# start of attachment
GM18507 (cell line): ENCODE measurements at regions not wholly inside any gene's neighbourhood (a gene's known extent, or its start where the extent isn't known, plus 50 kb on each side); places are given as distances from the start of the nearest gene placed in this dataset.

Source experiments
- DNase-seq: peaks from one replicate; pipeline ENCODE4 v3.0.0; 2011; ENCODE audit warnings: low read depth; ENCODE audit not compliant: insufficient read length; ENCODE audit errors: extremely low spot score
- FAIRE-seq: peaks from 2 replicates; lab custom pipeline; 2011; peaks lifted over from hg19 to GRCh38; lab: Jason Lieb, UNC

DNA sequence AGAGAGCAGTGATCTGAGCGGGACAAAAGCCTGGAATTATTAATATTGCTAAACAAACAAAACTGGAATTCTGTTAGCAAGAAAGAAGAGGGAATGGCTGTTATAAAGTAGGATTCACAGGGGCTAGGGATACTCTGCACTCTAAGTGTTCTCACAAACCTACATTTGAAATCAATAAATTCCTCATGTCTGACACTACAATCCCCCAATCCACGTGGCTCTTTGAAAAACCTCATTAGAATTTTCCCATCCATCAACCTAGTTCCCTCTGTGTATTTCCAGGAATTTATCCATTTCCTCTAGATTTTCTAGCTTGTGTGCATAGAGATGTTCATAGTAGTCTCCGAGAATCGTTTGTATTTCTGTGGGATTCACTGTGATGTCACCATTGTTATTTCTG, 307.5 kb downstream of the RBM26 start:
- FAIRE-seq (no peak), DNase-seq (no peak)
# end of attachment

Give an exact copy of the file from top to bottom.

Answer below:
GM18507 (cell line): ENCODE measurements at regions not wholly inside any gene's neighbourhood (a gene's known extent, or its start where the extent isn't known, plus 50 kb on each side); places are given as distances from the start of the nearest gene placed in this dataset.

Source experiments
- DNase-seq: peaks from one replicate; pipeline ENCODE4 v3.0.0; 2011; ENCODE audit warnings: low read depth; ENCODE audit not compliant: insufficient read length; ENCODE audit errors: extremely low spot score
- FAIRE-seq: peaks from 2 replicates; lab custom pipeline; 2011; peaks lifted over from hg19 to GRCh38; lab: Jason Lieb, UNC

DNA sequence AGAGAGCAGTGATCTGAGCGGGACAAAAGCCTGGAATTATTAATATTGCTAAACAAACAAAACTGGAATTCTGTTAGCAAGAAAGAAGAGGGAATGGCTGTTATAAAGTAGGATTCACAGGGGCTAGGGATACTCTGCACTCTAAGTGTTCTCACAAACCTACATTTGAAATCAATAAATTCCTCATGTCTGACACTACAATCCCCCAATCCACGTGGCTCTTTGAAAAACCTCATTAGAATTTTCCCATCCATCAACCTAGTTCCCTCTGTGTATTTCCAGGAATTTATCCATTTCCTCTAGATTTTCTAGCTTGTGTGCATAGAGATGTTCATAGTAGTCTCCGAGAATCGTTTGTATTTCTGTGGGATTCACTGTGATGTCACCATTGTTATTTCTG, 307.5 kb downstream of the RBM26 start:
- FAIRE-seq (no peak), DNase-seq (no peak)